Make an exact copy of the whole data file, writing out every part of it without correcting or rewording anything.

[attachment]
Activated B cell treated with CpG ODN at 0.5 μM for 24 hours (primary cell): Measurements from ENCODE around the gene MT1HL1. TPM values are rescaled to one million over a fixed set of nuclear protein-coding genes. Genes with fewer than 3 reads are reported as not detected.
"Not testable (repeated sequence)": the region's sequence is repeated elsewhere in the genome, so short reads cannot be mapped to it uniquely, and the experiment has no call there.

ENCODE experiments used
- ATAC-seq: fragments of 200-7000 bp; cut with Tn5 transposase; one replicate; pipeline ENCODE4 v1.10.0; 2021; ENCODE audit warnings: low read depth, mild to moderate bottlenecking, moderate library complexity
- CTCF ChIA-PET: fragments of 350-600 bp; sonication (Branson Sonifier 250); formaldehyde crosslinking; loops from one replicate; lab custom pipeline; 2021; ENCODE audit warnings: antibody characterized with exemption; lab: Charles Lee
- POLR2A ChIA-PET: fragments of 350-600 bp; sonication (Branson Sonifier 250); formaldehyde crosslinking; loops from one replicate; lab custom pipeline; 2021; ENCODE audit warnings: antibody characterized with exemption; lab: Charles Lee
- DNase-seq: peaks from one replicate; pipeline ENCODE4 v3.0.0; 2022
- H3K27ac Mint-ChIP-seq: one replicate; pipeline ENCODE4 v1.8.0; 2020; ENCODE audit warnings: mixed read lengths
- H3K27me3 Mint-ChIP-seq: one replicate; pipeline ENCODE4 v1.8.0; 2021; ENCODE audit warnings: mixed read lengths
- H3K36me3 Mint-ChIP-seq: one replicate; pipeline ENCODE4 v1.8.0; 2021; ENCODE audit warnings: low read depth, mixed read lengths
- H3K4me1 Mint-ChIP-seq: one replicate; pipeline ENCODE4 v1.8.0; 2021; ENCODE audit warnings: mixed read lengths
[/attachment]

Activated B cell treated with CpG ODN at 0.5 μM for 24 hours (primary cell): Measurements from ENCODE around the gene MT1HL1. TPM values are rescaled to one million over a fixed set of nuclear protein-coding genes. Genes with fewer than 3 reads are reported as not detected.
"Not testable (repeated sequence)": the region's sequence is repeated elsewhere in the genome, so short reads cannot be mapped to it uniquely, and the experiment has no call there.

ENCODE experiments used
- ATAC-seq: fragments of 200-7000 bp; cut with Tn5 transposase; one replicate; pipeline ENCODE4 v1.10.0; 2021; ENCODE audit warnings: low read depth, mild to moderate bottlenecking, moderate library complexity
- CTCF ChIA-PET: fragments of 350-600 bp; sonication (Branson Sonifier 250); formaldehyde crosslinking; loops from one replicate; lab custom pipeline; 2021; ENCODE audit warnings: antibody characterized with exemption; lab: Charles Lee
- POLR2A ChIA-PET: fragments of 350-600 bp; sonication (Branson Sonifier 250); formaldehyde crosslinking; loops from one replicate; lab custom pipeline; 2021; ENCODE audit warnings: antibody characterized with exemption; lab: Charles Lee
- DNase-seq: peaks from one replicate; pipeline ENCODE4 v3.0.0; 2022
- H3K27ac Mint-ChIP-seq: one replicate; pipeline ENCODE4 v1.8.0; 2020; ENCODE audit warnings: mixed read lengths
- H3K27me3 Mint-ChIP-seq: one replicate; pipeline ENCODE4 v1.8.0; 2021; ENCODE audit warnings: mixed read lengths
- H3K36me3 Mint-ChIP-seq: one replicate; pipeline ENCODE4 v1.8.0; 2021; ENCODE audit warnings: low read depth, mixed read lengths
- H3K4me1 Mint-ChIP-seq: one replicate; pipeline ENCODE4 v1.8.0; 2021; ENCODE audit warnings: mixed read lengths